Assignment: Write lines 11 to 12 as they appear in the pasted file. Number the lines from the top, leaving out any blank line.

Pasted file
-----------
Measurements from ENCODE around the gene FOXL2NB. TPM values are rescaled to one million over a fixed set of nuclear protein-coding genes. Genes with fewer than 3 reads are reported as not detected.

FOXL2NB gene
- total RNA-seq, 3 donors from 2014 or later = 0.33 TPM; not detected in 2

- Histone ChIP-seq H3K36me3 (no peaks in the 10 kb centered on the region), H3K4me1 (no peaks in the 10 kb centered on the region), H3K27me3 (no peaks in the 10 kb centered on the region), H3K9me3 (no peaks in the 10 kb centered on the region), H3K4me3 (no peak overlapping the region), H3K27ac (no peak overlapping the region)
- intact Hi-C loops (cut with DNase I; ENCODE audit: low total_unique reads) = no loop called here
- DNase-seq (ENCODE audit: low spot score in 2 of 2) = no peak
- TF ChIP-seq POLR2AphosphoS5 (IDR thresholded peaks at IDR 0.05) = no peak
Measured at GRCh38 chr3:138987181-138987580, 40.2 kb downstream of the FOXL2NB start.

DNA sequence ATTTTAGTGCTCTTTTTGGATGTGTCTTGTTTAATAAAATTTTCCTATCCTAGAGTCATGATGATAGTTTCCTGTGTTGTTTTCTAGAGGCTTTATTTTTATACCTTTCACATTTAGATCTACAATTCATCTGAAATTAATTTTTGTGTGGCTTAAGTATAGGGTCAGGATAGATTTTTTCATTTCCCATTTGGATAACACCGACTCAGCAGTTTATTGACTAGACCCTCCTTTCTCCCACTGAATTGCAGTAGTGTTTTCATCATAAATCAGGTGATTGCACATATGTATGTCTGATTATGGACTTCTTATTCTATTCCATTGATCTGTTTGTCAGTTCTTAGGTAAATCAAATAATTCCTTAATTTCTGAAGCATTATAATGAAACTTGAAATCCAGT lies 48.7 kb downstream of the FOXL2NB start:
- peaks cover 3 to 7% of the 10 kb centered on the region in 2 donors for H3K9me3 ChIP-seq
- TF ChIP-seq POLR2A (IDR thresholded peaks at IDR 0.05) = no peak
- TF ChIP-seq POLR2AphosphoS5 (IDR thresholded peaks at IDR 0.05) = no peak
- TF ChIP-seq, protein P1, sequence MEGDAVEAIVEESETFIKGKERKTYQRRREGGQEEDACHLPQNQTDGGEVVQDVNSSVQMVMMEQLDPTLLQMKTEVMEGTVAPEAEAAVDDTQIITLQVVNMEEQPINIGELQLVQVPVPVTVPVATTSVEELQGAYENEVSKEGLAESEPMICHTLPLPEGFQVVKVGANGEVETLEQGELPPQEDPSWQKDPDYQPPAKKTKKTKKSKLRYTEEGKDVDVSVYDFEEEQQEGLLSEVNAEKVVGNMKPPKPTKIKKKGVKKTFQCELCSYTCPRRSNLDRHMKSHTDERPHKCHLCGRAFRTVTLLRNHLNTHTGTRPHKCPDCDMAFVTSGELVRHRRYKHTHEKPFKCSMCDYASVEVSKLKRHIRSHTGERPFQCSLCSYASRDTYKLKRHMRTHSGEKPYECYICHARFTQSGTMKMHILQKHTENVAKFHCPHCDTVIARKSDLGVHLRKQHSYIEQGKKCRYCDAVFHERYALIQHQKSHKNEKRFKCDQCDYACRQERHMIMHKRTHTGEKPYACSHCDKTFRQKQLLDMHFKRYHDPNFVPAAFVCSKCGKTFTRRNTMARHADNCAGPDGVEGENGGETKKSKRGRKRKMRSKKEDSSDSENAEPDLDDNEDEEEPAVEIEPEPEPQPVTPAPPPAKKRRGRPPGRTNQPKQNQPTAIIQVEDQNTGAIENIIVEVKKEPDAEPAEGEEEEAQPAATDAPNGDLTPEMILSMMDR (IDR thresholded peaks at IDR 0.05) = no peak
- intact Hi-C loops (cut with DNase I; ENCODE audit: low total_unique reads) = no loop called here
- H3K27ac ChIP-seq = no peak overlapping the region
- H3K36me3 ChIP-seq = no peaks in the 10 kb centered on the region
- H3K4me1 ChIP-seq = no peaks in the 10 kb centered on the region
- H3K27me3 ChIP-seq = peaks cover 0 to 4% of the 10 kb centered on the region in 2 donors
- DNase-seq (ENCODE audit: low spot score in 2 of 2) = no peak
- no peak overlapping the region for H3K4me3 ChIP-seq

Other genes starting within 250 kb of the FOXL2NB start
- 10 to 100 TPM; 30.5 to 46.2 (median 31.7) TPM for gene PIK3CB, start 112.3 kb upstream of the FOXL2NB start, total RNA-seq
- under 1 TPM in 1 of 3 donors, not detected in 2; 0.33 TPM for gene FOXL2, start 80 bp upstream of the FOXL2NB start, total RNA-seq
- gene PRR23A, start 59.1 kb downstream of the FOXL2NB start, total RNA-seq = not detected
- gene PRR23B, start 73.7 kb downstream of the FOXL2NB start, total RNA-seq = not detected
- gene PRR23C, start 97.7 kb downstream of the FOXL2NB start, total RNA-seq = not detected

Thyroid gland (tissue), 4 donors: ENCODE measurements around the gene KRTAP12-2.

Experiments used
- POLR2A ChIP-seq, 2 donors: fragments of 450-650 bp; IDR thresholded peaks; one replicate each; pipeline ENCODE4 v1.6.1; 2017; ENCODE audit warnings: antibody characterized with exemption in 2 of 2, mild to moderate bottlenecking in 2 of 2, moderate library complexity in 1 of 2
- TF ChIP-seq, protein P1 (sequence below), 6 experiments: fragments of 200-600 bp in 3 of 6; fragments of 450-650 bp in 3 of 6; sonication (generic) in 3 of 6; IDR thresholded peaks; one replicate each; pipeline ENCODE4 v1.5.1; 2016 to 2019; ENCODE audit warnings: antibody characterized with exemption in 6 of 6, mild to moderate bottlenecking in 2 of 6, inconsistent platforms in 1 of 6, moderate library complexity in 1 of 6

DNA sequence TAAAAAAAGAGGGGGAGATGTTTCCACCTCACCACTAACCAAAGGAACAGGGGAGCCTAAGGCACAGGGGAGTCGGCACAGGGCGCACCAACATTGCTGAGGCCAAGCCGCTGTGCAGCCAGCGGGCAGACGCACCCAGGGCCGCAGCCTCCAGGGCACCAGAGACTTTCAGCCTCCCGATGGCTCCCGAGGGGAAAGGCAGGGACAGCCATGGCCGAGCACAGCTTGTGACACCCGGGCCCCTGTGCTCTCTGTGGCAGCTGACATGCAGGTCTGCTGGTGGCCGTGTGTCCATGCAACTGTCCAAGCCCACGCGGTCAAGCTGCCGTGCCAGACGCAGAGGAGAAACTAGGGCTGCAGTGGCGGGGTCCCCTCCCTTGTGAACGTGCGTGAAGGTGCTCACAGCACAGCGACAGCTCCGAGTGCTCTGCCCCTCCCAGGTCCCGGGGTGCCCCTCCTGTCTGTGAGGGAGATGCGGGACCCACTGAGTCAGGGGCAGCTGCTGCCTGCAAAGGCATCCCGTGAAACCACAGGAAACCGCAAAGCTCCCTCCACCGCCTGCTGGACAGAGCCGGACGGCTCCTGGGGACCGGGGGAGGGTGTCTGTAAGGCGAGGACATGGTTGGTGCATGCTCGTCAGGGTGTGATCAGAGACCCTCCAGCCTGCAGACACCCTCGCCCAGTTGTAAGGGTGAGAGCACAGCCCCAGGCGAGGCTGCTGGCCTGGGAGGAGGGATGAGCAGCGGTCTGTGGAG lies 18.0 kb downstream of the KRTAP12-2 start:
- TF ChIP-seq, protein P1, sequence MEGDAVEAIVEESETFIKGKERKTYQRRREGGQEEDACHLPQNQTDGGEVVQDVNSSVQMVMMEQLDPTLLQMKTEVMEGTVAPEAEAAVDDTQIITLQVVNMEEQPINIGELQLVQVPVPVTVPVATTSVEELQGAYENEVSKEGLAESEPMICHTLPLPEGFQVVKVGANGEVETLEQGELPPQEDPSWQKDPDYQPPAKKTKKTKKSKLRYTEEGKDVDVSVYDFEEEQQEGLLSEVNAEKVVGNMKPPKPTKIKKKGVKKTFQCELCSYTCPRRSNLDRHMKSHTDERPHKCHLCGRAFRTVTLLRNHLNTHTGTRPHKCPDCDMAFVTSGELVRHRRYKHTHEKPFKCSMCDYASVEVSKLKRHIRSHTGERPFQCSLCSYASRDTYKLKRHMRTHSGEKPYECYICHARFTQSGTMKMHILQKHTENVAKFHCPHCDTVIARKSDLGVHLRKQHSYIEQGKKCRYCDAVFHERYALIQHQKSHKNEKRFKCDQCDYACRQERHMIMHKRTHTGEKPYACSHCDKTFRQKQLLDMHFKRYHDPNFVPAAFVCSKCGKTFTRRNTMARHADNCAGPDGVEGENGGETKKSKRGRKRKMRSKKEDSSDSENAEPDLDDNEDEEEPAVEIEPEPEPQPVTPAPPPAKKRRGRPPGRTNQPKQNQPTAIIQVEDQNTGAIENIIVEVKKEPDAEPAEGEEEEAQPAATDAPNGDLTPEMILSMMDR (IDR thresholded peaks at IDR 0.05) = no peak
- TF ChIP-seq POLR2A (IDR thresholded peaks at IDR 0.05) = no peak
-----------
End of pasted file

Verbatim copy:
- TF ChIP-seq POLR2A (IDR thresholded peaks at IDR 0.05) = no peak
- TF ChIP-seq POLR2AphosphoS5 (IDR thresholded peaks at IDR 0.05) = no peak